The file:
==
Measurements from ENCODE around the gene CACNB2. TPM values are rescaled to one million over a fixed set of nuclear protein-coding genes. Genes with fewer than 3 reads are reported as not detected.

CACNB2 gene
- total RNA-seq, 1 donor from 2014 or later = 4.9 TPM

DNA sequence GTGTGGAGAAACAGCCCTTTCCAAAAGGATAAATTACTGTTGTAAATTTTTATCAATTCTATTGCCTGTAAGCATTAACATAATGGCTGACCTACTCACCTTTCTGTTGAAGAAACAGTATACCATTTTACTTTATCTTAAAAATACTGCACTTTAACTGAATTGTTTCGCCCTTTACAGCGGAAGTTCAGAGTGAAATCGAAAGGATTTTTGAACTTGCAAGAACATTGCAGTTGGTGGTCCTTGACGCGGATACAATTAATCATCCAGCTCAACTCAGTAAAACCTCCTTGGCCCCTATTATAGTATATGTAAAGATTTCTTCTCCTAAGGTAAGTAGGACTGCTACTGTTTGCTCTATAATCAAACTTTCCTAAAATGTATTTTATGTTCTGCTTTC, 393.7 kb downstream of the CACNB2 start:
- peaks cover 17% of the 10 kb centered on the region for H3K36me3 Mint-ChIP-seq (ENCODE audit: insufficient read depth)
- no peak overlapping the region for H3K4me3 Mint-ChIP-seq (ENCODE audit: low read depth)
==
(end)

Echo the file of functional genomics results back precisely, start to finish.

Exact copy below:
Measurements from ENCODE around the gene CACNB2. TPM values are rescaled to one million over a fixed set of nuclear protein-coding genes. Genes with fewer than 3 reads are reported as not detected.

CACNB2 gene
- total RNA-seq, 1 donor from 2014 or later = 4.9 TPM

DNA sequence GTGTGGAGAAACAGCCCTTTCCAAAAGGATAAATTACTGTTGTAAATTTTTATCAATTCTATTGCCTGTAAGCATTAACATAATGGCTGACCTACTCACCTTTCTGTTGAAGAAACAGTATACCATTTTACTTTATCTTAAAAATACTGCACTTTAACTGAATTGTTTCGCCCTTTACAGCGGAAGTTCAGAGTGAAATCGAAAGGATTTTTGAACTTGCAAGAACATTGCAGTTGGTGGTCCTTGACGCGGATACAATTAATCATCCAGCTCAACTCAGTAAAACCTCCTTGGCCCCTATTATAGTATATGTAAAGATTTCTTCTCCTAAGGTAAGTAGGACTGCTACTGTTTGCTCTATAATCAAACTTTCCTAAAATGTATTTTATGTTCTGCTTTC, 393.7 kb downstream of the CACNB2 start:
- peaks cover 17% of the 10 kb centered on the region for H3K36me3 Mint-ChIP-seq (ENCODE audit: insufficient read depth)
- no peak overlapping the region for H3K4me3 Mint-ChIP-seq (ENCODE audit: low read depth)